TLM Issue

Essays

Van Gogh: Art and Suicide

The peripatetic life of Vincent van Gogh (1853-90), the son of a Dutch Protestant minister, was an endless series of catastrophes. He longed for a wife and child but was rejected by the two women he loved. He pursued a disastrous vocation as minister and missionary among the coal miners of Belgium, was dismissed as an art dealer in Paris, failed as a teacher in London and lived with an alcoholic…

By The London Magazine

Becoming Who We Are: Concluding Thoughts

There are great advantages in for once removing ourselves distinctly from our time and letting ourselves be driven far from its shore, back into the ocean of former world views. Looking at the coast from that perspective, we survey for the first time its entire shape, and when we near it again we have the advantage of understanding it better on the whole than those do who never left it. Nietz…

By The London Magazine

My London

Henry Eliot is a writer. Since 2011 he has run the map-magazine Curiocity with Matt Lloyd-Rose, available in bookshops across London and online at www.curiocity.org.uk, and they are currently creating a book of unusual city maps to be published by Penguin in 2016. www.henryeliot.co.uk. This is the 13th article in our regular series “My London”. London is a city of many metaphors, not all of …

By The London Magazine

China’s Swinburne: the Enigma of Shao Xunmei’s Life and Art

In both China and the West, very little has been written on Shao Xunmei. Googling his name leads to a few articles chronicling his affair with the American writer Emily Hahn, while a search on Amazon results in several studies with chapters about him, plus half a dozen other volumes that give him passing references. The first Chinese source we read on him, an entry in a reference book in the mid…

By The London Magazine

Jane Austen, Illustrated

Picturing Jane Austen (1775–1817) has never been easier. With her image set to grace the ten-pound note in 2017, millions will daily confront the face that launched a thousand sequels. The portrait chosen is largely a fantasy, but it doesn’t seem to matter. It is the face we recognize. Cheerfully redrawn long after her death, this is a more regular, youthful, and pensive version than the tiny pe…

By The London Magazine

The Children of a Demon-Queen

Amidst all the ethnic strife of Sri Lanka, it’s easy to forget that, hidden away in the interior, there remains the country’s aboriginal race. Impoverished, persecuted, and endangered, the Veddahs have often been overlooked. In this extract from his new book, Elephant Complex, author John Gimlette sets out to meet them: What lay ahead was not worrying but it did feel unknown. Of all the islan…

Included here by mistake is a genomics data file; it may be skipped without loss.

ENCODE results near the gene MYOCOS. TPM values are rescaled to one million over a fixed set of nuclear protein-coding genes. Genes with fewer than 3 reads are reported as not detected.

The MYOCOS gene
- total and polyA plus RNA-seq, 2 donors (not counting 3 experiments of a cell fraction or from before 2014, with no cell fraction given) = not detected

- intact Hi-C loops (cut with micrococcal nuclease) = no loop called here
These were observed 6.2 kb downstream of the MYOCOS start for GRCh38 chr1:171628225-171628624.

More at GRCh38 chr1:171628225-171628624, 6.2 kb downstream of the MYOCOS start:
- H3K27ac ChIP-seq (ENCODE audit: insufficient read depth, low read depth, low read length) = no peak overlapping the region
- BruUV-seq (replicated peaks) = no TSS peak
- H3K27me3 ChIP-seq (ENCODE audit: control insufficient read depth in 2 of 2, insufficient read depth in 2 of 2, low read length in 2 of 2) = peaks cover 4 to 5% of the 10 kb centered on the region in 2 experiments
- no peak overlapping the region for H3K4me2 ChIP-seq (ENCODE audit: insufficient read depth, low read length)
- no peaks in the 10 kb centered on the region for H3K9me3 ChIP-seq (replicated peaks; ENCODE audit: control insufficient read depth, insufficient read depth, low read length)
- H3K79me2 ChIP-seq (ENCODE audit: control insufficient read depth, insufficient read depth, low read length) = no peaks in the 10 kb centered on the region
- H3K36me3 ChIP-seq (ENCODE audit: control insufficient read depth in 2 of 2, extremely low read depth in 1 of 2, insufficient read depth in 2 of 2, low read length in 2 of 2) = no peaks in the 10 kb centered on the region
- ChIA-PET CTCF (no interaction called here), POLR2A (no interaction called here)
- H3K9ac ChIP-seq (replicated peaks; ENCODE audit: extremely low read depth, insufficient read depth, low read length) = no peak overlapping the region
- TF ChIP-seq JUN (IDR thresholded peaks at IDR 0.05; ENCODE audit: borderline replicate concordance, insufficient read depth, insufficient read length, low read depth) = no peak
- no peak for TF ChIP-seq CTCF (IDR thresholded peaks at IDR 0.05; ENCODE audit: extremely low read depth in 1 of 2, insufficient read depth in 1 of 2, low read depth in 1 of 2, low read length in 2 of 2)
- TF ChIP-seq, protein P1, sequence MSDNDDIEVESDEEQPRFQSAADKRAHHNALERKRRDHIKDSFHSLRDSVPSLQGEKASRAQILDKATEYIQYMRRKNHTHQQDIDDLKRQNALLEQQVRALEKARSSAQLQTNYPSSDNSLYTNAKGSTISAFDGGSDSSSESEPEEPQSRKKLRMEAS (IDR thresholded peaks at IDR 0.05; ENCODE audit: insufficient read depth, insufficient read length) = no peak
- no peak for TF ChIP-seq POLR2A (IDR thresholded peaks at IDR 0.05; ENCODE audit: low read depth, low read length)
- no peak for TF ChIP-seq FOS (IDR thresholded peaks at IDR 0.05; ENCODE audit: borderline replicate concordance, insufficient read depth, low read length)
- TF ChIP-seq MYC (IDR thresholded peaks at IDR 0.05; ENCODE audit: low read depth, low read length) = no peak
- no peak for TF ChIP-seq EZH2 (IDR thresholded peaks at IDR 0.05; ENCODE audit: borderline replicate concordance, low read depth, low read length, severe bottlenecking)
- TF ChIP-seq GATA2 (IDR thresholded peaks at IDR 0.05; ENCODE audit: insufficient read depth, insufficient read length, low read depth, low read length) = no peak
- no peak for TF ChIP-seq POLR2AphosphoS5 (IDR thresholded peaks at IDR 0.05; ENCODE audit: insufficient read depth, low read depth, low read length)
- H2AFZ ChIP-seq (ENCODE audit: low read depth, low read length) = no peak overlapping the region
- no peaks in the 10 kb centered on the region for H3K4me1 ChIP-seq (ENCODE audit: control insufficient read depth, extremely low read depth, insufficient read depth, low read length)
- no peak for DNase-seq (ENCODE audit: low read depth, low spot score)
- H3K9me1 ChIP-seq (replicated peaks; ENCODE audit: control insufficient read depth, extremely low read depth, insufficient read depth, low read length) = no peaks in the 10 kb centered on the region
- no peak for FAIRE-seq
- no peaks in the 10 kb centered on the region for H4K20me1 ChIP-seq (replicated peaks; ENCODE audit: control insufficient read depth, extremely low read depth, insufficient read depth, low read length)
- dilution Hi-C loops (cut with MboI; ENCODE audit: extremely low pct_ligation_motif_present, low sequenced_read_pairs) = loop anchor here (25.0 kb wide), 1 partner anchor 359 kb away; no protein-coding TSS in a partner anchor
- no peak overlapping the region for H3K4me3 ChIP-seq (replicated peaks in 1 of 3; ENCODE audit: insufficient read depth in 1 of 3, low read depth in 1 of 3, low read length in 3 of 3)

By The London Magazine

Let the Mountain Sing its Own Song

My heart’s in the Highlands, my heart is not here; My heart’s in the Highlands a-chasing the deer Robert Burns, ‘Farewell to the Highlands’ ‘Gone for a song’ aptly summarizes my recent Scottish adventure. I spent the first week in July walking the West Highland Way, Scotland’s first long-distance footpath that runs ninety-six miles from Millgavie, north of Glasgow (or from the city centre if …

By The London Magazine

Growing Up a Flaneur

As a boy I wandered through the streets, stores and parks of my East Bronx neighbourhood avidly noticing everything that I encountered. I took mental notes, but I was too young then to be able to articulate or write about what I experienced. Sometimes I would sit on the hard concrete stands of our local park’s sandlot ball field watching the Puerto Rican league baseball teams play, while listeni…

By The London Magazine

Edmund Spenser’s Pictures

In forrein costes, men sayd, was plenty: And so there is, but all of miserye. I dempt there much to have eeked my store, But such eeking hath made my hart sore. (Diggon Davie, The Shepheardes Calender, Edmund Spenser)   Edmund Spenser’s shepherd told the sixteenth-century Englishman what he already knew. More often than not this ‘knowledge’ was intuitivism, bolstered by so…

By The London Magazine

Featured Writing

Difficult Cup

  after Wu Hao’s Duke Cups The china cup is frilled at the rim like tired lace and all over it ceramic tentacles extend to whisper if you drink me that way I’ll poke your eye out, you can’t quite press your fingers here your lips – like walking a mountain ridge at night with some romantic ideal ahead, you are not not figuring each step among the rocks –
there’s want and caut…

By The London Magazine

My London

Henry Eliot is a writer. Since 2011 he has run the map-magazine Curiocity with Matt Lloyd-Rose, available in bookshops across London and online at www.curiocity.org.uk, and they are currently creating a book of unusual city maps to be published by Penguin in 2016. www.henryeliot.co.uk. This is the 13th article in our regular series “My London”. London is a city of many metaphors, not all of …